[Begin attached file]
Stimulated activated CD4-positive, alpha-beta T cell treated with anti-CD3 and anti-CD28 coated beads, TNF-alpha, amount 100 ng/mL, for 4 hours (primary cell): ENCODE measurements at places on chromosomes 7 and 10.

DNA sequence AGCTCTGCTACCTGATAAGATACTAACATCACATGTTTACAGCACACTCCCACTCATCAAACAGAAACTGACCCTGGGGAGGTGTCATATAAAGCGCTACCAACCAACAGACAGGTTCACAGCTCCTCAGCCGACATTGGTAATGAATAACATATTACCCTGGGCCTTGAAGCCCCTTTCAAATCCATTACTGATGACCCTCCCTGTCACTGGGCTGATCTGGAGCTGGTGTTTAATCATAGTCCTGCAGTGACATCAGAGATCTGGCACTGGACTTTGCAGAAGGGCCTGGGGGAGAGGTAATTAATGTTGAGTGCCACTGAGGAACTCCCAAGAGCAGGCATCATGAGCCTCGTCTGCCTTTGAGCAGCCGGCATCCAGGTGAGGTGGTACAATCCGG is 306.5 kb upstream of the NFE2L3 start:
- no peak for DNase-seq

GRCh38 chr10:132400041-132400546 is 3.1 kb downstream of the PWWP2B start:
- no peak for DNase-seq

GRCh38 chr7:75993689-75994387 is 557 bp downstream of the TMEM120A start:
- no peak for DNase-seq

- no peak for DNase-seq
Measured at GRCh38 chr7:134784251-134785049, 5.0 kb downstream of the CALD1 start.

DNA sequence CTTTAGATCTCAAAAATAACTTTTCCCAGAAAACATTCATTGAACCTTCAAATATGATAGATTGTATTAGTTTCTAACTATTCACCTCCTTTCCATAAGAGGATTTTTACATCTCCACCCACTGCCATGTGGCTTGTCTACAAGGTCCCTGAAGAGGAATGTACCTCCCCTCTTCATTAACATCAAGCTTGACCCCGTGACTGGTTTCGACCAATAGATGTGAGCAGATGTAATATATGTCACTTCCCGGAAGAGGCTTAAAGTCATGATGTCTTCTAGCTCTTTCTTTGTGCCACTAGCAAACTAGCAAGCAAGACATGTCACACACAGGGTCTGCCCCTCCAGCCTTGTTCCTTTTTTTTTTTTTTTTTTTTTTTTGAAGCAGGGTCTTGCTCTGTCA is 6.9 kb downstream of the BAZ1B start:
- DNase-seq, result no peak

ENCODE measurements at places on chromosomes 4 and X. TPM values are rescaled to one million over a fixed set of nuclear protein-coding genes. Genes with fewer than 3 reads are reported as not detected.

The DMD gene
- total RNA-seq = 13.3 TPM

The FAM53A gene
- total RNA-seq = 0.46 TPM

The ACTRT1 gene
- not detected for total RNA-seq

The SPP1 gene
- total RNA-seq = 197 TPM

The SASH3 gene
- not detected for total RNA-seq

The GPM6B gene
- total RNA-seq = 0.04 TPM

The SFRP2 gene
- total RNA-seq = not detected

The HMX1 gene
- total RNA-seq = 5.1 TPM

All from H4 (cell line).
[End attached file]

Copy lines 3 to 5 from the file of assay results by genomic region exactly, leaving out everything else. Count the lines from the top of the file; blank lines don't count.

- no peak for DNase-seq

GRCh38 chr10:132400041-132400546 is 3.1 kb downstream of the PWWP2B start:
- no peak for DNase-seq